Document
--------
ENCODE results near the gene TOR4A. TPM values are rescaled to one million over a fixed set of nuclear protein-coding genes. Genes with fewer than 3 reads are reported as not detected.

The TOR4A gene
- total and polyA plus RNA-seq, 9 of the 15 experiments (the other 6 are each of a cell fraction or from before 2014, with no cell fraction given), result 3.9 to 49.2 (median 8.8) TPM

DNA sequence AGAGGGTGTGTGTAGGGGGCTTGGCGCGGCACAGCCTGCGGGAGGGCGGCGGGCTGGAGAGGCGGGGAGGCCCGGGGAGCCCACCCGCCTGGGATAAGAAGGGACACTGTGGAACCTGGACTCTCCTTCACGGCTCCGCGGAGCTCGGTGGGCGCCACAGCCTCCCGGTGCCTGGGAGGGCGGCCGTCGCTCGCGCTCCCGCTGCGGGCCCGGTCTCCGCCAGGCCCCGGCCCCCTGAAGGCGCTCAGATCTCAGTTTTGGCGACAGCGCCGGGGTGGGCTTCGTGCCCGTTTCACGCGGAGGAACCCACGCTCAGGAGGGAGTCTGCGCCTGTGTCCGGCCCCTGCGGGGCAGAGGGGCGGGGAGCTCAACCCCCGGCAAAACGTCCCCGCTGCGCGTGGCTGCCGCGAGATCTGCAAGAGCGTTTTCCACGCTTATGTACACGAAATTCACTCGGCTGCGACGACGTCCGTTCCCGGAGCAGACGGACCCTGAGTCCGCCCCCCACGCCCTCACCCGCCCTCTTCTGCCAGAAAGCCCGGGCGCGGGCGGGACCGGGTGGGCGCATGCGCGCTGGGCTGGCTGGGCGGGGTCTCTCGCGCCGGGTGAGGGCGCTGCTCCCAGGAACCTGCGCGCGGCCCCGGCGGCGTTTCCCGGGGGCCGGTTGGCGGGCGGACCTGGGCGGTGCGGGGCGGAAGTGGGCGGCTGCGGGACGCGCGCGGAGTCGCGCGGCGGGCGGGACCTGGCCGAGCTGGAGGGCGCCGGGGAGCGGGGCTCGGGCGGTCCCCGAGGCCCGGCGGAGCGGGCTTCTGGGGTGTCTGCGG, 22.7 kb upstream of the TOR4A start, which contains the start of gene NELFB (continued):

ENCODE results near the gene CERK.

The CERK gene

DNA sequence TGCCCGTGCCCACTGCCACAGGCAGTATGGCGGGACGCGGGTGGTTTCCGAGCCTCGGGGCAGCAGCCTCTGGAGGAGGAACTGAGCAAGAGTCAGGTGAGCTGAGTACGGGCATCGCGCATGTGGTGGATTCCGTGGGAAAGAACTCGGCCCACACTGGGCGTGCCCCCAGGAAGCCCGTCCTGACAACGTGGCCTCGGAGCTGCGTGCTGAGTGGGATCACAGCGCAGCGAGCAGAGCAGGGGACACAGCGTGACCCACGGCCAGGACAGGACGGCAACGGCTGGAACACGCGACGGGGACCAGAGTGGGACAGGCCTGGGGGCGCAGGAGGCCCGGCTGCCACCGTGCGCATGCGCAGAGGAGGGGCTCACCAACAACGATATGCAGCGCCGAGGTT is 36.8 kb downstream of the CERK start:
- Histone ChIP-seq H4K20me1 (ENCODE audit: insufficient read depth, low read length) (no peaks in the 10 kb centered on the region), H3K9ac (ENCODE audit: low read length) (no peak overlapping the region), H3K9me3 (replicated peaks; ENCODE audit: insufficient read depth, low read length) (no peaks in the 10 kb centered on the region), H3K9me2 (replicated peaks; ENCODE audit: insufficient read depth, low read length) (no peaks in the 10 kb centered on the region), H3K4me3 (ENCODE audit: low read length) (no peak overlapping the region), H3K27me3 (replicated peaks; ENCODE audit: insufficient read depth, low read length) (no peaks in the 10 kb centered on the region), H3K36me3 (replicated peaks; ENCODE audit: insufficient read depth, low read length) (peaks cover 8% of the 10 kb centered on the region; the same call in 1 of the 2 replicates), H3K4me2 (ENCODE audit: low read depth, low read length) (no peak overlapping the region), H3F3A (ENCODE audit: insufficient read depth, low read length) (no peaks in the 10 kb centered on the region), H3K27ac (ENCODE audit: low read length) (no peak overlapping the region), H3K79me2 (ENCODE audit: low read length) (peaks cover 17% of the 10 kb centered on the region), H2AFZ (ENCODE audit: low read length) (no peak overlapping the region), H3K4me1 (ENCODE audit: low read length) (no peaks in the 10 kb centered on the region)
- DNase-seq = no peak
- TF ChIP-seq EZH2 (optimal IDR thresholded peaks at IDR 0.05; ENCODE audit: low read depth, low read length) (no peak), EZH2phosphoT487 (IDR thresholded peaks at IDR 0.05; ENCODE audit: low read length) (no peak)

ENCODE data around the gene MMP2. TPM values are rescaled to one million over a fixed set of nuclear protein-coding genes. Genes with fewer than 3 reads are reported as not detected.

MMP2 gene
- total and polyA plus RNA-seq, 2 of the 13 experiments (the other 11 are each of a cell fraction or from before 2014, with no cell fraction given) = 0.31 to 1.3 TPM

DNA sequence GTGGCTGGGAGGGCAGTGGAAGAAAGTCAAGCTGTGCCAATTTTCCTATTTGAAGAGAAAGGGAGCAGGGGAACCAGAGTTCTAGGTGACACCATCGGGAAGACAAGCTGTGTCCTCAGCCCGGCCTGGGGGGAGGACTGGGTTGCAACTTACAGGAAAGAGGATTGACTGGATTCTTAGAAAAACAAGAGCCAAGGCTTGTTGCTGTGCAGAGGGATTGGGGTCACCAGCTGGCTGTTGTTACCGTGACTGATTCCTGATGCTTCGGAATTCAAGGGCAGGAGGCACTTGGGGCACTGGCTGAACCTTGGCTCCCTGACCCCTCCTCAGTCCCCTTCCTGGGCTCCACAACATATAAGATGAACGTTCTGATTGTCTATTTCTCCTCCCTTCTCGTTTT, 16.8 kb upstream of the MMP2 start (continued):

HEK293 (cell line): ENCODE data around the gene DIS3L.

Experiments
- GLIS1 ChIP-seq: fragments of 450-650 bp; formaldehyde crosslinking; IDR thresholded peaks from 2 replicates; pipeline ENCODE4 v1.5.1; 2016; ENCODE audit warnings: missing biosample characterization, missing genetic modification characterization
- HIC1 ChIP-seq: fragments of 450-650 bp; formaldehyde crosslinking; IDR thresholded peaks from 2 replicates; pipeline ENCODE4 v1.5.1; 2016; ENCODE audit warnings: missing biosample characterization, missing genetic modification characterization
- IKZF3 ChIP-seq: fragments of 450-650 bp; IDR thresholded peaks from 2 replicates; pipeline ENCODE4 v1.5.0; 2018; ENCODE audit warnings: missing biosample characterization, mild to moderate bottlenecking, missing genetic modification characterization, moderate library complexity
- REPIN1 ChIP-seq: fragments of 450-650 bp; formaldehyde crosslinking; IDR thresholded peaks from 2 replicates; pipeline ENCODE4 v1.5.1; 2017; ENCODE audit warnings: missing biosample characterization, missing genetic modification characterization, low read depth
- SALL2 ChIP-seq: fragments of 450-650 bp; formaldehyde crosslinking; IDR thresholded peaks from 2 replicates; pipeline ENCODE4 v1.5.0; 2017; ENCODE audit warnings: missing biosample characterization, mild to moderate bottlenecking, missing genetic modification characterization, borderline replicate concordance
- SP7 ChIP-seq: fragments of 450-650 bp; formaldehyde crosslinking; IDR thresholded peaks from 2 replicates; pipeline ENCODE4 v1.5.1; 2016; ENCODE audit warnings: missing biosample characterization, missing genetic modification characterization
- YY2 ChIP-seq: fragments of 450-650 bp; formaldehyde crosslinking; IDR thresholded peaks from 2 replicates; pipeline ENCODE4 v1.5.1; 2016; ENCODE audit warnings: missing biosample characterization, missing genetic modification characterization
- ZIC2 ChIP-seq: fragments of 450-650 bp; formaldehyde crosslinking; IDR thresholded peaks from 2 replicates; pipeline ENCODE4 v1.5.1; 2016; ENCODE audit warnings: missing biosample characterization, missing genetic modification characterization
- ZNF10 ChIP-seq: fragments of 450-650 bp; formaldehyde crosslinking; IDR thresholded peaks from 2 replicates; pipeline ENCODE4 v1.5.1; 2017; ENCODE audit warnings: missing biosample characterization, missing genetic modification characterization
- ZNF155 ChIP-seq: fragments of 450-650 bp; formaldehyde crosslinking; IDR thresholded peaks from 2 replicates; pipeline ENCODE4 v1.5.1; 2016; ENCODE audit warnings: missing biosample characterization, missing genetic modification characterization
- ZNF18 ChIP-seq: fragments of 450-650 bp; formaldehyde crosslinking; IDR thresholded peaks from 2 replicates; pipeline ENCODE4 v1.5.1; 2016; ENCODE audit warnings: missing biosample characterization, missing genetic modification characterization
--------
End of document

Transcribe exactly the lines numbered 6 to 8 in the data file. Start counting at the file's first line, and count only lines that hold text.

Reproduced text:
The CERK gene

DNA sequence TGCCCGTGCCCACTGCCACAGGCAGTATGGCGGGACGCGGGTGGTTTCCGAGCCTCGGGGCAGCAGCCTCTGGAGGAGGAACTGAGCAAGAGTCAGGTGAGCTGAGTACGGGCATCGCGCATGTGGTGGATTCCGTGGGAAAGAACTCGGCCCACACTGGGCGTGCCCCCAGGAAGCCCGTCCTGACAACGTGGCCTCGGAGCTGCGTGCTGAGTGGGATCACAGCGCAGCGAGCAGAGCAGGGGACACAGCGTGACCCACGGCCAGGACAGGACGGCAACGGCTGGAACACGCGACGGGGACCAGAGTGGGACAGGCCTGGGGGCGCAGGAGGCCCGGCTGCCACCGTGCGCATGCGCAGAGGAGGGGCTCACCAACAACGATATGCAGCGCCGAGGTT is 36.8 kb downstream of the CERK start:
- Histone ChIP-seq H4K20me1 (ENCODE audit: insufficient read depth, low read length) (no peaks in the 10 kb centered on the region), H3K9ac (ENCODE audit: low read length) (no peak overlapping the region), H3K9me3 (replicated peaks; ENCODE audit: insufficient read depth, low read length) (no peaks in the 10 kb centered on the region), H3K9me2 (replicated peaks; ENCODE audit: insufficient read depth, low read length) (no peaks in the 10 kb centered on the region), H3K4me3 (ENCODE audit: low read length) (no peak overlapping the region), H3K27me3 (replicated peaks; ENCODE audit: insufficient read depth, low read length) (no peaks in the 10 kb centered on the region), H3K36me3 (replicated peaks; ENCODE audit: insufficient read depth, low read length) (peaks cover 8% of the 10 kb centered on the region; the same call in 1 of the 2 replicates), H3K4me2 (ENCODE audit: low read depth, low read length) (no peak overlapping the region), H3F3A (ENCODE audit: insufficient read depth, low read length) (no peaks in the 10 kb centered on the region), H3K27ac (ENCODE audit: low read length) (no peak overlapping the region), H3K79me2 (ENCODE audit: low read length) (peaks cover 17% of the 10 kb centered on the region), H2AFZ (ENCODE audit: low read length) (no peak overlapping the region), H3K4me1 (ENCODE audit: low read length) (no peaks in the 10 kb centered on the region)